While American brands make up almost a quarter (24%) of the total brands in 2021 with a formal animal welfare policy, their average performance (52%) is lower than for brands across our total sample (60%). This indicates that U.S. brands still have a long way to go when it comes to addressing animal welfare in their supply chains.
Medcalf says, “The good news is that change is happening and it’s thanks to the hard work of many industry players, the fantastic animal-free material innovations becoming increasingly accessible, and people speaking up and voting with their wallets. While we are pleased to see more action taken by brands to better protect animals, millions of animals continue to suffer mulesing, live plucking, factory farming and more for fashion. Our report aims to get more fashion companies to step up.”
“Consumers want change, and most recognize that animal protection must be an essential component of ethical fashion. While we have a long way to go to improve conditions for the vast numbers of animals used in fashion, by working together, animal protection organizations, brands, retailers, producers and shoppers can all create a better world for animals.” says Danika Oriol-Morway, Executive Director of FOUR PAWS USA
“The key message here is, consumers have power to push the industry forward. The best-performing brands show us not only how the industry can do much better, but also that real change happens when each of us takes action. This report is one more way that Good On You’s ratings of thousands of fashion brands are empowering people all over the world to enact their values and buy better.” says Gordon Renouf, Co-Founder, Good On You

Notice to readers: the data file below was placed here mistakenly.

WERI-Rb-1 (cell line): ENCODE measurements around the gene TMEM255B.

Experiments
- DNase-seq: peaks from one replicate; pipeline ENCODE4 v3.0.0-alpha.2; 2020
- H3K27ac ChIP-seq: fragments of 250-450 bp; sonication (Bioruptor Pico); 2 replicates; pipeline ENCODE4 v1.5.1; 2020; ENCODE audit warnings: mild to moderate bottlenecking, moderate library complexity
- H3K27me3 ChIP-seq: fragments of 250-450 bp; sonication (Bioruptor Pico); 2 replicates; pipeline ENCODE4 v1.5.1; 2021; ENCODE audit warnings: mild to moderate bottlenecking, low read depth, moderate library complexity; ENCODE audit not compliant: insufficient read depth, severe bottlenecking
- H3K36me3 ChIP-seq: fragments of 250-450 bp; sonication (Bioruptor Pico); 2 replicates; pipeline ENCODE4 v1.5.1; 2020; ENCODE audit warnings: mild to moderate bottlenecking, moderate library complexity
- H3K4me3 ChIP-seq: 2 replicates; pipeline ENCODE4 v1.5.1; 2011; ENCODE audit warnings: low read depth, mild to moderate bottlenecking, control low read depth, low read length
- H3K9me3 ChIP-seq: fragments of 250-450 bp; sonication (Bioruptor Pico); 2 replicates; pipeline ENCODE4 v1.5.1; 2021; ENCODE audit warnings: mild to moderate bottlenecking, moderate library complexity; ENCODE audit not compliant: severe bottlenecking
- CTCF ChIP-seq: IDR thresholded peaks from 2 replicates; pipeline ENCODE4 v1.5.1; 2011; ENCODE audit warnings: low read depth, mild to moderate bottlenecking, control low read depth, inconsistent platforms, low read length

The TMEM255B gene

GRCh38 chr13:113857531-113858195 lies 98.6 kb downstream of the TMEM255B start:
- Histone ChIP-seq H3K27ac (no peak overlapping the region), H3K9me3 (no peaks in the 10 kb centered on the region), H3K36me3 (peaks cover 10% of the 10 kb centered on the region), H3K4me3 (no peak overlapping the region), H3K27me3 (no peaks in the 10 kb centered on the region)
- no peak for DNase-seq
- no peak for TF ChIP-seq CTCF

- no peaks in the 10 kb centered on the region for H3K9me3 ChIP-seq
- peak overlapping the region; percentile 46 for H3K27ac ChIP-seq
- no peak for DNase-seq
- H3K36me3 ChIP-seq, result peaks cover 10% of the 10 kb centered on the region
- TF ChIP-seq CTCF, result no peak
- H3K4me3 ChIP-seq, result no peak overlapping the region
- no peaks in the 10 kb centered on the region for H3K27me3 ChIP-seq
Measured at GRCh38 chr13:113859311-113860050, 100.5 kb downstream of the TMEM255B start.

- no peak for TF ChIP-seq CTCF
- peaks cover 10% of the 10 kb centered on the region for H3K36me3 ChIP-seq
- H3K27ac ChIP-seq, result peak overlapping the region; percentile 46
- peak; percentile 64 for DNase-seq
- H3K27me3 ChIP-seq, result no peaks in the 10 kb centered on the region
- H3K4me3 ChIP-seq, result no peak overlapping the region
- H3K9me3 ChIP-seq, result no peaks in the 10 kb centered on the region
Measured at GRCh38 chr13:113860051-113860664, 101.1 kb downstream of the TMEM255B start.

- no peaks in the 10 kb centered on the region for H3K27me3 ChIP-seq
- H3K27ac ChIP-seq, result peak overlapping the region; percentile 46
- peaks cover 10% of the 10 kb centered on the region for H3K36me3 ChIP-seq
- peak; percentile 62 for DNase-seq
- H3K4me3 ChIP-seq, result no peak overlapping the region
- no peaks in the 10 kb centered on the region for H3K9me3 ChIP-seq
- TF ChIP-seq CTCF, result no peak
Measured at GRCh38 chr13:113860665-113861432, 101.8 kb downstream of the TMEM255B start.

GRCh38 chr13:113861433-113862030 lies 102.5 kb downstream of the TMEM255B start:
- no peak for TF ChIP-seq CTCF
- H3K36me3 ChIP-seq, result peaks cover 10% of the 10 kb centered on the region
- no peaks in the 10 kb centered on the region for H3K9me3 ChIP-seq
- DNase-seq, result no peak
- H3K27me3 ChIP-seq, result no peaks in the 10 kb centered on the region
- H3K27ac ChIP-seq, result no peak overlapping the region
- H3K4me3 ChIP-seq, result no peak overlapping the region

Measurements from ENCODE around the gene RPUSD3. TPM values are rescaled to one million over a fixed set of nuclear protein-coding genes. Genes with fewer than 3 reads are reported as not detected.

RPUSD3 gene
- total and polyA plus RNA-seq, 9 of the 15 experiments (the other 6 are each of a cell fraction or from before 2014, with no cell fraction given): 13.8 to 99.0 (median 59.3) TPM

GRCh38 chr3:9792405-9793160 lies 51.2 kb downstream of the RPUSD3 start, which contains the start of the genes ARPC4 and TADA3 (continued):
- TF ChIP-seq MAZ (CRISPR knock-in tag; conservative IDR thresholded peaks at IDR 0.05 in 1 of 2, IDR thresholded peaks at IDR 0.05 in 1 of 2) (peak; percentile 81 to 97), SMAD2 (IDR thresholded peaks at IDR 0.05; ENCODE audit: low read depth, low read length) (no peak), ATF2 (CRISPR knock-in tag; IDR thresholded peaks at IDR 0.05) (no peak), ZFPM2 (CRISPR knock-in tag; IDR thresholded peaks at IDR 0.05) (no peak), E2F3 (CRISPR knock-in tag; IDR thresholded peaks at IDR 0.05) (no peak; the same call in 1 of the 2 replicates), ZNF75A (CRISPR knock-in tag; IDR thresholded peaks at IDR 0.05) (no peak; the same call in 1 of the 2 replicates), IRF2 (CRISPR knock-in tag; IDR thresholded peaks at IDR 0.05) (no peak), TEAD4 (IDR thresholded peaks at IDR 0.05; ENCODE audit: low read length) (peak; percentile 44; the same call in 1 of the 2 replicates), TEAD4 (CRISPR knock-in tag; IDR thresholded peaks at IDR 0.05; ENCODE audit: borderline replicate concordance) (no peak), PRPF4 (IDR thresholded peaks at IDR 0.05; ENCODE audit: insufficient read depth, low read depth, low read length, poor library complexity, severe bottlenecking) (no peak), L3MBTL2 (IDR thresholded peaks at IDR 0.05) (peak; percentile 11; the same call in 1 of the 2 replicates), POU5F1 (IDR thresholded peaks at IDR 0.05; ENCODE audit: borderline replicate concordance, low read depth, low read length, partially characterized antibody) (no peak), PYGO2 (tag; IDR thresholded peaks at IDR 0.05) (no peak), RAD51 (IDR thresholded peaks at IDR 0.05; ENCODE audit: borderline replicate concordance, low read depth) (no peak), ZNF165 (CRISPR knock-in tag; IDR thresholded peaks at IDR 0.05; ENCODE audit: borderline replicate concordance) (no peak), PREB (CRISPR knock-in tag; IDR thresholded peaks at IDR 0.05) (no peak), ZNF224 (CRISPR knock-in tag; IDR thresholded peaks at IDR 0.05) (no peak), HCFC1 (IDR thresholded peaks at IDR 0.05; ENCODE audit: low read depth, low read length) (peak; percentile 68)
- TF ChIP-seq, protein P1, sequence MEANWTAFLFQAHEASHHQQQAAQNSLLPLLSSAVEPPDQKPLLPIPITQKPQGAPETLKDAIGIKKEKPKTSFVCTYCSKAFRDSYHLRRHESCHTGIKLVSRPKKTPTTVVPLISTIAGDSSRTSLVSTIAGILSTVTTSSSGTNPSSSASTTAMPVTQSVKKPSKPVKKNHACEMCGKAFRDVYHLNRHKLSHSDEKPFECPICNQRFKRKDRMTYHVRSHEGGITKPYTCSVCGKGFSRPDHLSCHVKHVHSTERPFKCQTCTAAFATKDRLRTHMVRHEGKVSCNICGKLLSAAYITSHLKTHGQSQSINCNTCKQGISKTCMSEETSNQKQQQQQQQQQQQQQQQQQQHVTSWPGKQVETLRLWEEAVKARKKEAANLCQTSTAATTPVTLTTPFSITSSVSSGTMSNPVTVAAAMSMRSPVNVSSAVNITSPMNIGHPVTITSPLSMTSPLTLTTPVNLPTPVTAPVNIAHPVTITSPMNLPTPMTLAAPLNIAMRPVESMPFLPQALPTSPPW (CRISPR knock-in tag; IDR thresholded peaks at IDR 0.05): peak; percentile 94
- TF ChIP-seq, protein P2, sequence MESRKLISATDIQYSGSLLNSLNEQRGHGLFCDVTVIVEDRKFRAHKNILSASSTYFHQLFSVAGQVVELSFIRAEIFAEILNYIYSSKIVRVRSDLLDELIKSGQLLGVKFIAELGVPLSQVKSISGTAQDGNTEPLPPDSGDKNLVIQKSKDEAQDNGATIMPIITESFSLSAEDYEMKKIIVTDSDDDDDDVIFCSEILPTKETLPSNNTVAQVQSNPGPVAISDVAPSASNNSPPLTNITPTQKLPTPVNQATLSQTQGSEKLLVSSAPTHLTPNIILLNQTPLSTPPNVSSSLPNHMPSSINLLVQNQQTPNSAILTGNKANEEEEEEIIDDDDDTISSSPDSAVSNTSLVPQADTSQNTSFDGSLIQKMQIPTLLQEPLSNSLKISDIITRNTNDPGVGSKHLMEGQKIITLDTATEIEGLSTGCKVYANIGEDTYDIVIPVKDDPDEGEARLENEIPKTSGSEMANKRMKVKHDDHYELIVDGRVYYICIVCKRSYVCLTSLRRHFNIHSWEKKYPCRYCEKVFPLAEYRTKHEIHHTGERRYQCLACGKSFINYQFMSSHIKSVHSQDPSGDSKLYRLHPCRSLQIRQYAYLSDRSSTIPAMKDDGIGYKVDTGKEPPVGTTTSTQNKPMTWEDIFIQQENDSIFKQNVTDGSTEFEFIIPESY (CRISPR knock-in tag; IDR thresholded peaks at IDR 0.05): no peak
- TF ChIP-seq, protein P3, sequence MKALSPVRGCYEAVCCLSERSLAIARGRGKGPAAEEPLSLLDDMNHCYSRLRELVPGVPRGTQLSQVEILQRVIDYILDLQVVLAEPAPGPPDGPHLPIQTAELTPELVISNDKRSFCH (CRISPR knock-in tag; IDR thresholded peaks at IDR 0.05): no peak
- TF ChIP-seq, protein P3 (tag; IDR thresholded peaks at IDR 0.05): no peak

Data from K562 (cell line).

The “best” and “worst” brand lists and a full copy of the report are available here.
Over 1,000,000 people have now backed the FOUR PAWS #wearitkind program and the momentum keeps building. FOUR PAWS is committed to seeing the fashion industry recognize animal welfare as the critical third pillar of ethical fashion and measurement towards this goal will continue to be marked by FOUR PAWS upcoming editions of the Animal Welfare in Fashion Report.
How we rated brands
The Good On You brand rating system aggregates data from external rankings, certifications, and standards systems, as well as publicly available information to assess a brand’s performance against each material issue. This data was assessed in respect of the performance on animal welfare, including a brand´s disclosure of animal-derived materials, a position on animal welfare within their CSR reports, the transparency regarding their supply chains and their potential commitment to sustainably source non-animal derived materials. FOUR PAWS is a consultation partner to Good On You for the animal welfare section of the rating system.
|Brand Rating as it appears on the Good On You app||Scoring range (%)|
|It’s a Start||74-60|
|Not Good Enough||59-10|
|We Avoid / Very Poor||9 and below (incl. negative scoring)|